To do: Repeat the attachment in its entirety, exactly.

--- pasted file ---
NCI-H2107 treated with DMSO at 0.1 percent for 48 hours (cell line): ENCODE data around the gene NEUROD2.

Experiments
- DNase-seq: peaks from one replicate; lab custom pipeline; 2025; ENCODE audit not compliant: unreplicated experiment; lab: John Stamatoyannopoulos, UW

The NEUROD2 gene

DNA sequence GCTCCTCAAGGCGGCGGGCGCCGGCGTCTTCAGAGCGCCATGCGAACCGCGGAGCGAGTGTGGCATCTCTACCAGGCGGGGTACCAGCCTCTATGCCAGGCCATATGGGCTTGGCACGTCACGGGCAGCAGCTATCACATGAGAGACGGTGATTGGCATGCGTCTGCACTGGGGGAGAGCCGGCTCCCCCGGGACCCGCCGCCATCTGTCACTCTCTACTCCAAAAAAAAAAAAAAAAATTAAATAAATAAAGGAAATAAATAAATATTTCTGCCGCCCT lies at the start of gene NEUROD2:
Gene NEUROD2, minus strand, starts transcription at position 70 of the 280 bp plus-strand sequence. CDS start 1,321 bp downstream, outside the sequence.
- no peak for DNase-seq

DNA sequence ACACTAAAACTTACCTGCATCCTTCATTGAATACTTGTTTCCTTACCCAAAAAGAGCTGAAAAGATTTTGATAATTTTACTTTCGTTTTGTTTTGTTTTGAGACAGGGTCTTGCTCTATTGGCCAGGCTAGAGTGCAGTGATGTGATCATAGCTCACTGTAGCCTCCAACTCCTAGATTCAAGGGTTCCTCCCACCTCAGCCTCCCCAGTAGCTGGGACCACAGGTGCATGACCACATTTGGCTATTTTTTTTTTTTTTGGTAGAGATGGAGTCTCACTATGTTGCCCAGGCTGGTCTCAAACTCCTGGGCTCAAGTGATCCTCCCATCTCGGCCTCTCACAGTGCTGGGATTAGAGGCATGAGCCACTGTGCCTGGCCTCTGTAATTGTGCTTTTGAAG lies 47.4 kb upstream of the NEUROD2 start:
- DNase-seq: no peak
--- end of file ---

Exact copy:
NCI-H2107 treated with DMSO at 0.1 percent for 48 hours (cell line): ENCODE data around the gene NEUROD2.

Experiments
- DNase-seq: peaks from one replicate; lab custom pipeline; 2025; ENCODE audit not compliant: unreplicated experiment; lab: John Stamatoyannopoulos, UW

The NEUROD2 gene

DNA sequence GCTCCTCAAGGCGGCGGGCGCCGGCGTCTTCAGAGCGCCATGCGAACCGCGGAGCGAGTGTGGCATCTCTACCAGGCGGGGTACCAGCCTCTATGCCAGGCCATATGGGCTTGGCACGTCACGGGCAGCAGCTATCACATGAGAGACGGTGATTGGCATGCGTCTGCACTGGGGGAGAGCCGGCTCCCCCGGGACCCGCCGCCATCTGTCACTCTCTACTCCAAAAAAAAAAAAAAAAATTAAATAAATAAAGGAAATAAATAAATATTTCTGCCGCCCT lies at the start of gene NEUROD2:
Gene NEUROD2, minus strand, starts transcription at position 70 of the 280 bp plus-strand sequence. CDS start 1,321 bp downstream, outside the sequence.
- no peak for DNase-seq

DNA sequence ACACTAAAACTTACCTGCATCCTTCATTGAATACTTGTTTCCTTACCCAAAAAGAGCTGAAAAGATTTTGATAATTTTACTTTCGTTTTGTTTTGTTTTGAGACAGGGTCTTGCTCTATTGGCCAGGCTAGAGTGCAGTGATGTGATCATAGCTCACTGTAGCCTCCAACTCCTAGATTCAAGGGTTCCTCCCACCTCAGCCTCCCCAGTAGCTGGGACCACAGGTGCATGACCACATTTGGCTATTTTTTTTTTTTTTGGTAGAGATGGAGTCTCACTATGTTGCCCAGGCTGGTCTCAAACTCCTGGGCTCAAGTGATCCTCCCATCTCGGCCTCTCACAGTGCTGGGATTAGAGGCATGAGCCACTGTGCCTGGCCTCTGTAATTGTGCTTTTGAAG lies 47.4 kb upstream of the NEUROD2 start:
- DNase-seq: no peak